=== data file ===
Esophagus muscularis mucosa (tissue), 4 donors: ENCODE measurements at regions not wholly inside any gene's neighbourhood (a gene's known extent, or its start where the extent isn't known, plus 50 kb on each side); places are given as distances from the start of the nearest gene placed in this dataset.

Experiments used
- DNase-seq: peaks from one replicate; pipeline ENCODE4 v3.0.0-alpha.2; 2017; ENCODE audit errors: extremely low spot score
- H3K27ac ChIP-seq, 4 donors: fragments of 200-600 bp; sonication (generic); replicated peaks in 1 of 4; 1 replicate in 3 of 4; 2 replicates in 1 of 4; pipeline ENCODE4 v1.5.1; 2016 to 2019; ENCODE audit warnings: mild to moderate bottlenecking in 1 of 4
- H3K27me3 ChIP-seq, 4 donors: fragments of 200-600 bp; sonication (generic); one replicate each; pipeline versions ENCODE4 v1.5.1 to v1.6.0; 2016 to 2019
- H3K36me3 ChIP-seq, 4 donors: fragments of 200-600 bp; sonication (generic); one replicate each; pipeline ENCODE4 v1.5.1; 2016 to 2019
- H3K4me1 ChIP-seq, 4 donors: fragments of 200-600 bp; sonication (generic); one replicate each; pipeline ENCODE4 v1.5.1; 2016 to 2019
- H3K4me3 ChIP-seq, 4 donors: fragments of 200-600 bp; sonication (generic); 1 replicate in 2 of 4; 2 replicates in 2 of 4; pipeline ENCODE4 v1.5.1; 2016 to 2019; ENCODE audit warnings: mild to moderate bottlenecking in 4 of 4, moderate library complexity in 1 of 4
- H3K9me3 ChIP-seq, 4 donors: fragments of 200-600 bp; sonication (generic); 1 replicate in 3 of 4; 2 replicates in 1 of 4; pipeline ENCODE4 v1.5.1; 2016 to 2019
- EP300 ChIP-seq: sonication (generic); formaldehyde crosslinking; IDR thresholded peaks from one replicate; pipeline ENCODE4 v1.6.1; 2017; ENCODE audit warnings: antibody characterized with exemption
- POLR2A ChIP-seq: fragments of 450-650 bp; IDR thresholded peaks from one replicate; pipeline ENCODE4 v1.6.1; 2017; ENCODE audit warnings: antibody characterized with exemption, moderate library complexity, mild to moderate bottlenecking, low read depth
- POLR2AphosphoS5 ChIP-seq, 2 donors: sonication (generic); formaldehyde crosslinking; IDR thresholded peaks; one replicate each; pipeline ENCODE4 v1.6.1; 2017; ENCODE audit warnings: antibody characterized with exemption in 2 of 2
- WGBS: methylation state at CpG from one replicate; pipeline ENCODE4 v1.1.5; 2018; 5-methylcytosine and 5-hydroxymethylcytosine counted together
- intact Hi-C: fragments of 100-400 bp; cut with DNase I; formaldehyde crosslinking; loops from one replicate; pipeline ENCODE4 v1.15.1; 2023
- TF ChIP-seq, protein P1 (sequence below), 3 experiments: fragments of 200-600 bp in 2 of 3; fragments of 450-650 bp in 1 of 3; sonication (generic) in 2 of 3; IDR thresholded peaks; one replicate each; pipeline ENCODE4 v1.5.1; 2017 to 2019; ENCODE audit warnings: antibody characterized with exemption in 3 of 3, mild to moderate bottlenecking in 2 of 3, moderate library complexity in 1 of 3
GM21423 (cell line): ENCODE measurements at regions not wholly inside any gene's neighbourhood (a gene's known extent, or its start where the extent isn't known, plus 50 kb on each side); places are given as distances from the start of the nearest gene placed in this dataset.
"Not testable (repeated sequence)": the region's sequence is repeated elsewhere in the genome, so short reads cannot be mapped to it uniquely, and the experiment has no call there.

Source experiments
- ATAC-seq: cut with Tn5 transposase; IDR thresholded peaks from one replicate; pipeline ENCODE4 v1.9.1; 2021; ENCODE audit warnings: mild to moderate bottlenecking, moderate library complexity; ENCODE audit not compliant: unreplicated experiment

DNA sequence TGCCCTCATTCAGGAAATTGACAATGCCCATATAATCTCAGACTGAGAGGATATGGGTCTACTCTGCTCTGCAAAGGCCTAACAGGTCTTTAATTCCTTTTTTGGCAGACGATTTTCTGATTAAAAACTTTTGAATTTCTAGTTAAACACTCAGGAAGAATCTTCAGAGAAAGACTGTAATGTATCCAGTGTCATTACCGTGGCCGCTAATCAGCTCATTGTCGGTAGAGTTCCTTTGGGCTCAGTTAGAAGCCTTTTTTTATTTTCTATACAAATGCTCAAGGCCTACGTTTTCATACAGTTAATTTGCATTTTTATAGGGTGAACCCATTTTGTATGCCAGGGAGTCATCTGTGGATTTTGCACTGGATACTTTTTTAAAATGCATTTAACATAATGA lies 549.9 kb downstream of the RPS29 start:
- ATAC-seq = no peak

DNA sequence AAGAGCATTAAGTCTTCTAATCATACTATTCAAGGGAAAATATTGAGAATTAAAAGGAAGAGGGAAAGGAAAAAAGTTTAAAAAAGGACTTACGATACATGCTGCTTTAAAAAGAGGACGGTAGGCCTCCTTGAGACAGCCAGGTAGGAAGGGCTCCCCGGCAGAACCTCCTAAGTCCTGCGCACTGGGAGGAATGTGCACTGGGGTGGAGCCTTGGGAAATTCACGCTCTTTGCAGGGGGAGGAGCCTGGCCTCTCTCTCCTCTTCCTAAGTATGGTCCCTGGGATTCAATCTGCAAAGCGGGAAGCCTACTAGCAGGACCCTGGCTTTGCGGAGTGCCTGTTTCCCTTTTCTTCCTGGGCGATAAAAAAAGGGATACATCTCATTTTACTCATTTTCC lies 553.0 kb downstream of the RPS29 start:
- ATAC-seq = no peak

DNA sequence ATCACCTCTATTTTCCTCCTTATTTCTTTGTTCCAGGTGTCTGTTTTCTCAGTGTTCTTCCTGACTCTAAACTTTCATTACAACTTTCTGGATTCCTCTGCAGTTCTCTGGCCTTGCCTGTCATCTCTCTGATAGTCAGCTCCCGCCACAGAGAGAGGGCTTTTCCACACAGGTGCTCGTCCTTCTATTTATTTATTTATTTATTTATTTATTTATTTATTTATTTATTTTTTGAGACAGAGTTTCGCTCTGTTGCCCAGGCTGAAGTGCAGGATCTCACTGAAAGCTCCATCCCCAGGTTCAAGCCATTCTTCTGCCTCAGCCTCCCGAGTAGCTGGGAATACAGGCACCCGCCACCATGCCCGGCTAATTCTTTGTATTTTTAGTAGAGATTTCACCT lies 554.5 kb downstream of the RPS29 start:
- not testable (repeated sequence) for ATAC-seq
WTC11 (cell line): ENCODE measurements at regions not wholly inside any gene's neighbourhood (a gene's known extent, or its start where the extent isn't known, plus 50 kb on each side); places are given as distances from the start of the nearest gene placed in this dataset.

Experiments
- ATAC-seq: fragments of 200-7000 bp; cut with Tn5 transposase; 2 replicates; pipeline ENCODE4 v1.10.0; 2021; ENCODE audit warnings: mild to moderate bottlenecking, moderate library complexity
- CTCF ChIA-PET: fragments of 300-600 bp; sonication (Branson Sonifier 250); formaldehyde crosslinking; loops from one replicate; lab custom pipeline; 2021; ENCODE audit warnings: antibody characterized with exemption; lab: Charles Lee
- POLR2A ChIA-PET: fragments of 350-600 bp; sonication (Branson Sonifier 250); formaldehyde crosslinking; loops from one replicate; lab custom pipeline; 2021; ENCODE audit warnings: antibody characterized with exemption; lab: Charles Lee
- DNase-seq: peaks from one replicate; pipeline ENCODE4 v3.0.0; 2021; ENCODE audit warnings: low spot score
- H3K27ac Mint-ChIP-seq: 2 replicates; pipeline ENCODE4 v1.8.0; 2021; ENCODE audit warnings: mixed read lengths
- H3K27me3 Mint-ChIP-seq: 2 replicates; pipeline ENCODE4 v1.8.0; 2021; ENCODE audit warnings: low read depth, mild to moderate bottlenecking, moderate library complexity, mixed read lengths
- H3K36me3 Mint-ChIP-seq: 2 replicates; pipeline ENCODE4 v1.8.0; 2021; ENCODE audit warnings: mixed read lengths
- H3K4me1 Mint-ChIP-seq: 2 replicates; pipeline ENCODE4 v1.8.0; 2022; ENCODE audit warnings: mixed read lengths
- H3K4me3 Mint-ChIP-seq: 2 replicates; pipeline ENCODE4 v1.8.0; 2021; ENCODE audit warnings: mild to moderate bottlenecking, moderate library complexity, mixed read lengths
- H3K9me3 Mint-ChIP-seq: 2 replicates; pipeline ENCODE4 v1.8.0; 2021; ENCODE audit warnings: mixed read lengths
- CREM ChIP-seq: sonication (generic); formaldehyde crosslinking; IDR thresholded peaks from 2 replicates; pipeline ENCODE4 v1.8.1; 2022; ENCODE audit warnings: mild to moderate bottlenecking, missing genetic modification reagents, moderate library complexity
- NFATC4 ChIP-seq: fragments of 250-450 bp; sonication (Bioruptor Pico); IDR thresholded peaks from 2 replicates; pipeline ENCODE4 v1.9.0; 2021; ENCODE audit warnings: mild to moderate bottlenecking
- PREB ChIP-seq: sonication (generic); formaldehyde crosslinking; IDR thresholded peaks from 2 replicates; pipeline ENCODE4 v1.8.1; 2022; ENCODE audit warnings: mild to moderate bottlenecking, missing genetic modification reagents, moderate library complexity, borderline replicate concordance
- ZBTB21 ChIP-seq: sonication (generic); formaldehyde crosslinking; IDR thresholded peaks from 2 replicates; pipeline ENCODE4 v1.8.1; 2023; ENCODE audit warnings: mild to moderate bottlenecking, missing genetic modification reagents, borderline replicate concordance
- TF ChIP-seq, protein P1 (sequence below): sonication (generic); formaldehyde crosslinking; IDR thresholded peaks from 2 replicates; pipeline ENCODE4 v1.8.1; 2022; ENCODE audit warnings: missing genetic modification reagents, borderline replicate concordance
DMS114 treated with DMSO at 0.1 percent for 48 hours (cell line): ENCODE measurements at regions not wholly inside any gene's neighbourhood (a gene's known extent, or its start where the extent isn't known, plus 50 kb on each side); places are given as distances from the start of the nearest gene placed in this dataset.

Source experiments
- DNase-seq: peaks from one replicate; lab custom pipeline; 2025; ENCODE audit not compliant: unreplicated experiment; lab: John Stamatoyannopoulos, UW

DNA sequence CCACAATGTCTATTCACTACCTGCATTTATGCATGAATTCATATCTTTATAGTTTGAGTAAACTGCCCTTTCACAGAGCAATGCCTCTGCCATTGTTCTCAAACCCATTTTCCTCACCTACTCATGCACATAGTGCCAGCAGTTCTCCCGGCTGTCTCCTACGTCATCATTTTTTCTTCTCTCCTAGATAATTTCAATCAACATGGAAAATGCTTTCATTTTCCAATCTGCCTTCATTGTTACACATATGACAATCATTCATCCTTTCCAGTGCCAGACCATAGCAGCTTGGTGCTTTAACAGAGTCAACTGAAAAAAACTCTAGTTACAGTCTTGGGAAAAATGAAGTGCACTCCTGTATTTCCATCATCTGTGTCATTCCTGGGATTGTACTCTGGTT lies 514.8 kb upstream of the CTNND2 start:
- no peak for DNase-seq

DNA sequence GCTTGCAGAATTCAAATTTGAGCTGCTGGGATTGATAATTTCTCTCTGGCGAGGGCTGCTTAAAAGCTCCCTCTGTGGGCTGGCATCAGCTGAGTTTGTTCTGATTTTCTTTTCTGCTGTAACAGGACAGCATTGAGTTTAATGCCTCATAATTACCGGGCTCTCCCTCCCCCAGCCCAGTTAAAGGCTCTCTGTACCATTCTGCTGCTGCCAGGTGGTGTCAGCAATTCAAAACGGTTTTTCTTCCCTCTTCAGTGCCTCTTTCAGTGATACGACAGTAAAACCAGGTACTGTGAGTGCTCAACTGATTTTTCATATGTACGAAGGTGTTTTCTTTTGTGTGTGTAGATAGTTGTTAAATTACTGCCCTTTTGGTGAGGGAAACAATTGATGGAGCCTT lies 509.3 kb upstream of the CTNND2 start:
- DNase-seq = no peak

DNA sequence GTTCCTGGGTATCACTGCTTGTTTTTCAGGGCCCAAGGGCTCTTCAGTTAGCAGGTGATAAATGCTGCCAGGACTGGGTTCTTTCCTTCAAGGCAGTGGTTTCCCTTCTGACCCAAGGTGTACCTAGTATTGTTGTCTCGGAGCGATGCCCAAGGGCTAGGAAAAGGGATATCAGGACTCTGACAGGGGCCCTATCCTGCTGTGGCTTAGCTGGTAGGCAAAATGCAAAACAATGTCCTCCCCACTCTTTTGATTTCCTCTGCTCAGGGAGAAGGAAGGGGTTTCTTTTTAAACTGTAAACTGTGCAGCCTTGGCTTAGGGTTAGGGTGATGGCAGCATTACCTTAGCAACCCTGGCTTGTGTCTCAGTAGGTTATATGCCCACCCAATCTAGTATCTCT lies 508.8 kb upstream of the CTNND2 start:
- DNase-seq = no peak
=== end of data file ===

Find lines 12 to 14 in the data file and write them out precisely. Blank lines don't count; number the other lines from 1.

- POLR2AphosphoS5 ChIP-seq, 2 donors: sonication (generic); formaldehyde crosslinking; IDR thresholded peaks; one replicate each; pipeline ENCODE4 v1.6.1; 2017; ENCODE audit warnings: antibody characterized with exemption in 2 of 2
- WGBS: methylation state at CpG from one replicate; pipeline ENCODE4 v1.1.5; 2018; 5-methylcytosine and 5-hydroxymethylcytosine counted together
- intact Hi-C: fragments of 100-400 bp; cut with DNase I; formaldehyde crosslinking; loops from one replicate; pipeline ENCODE4 v1.15.1; 2023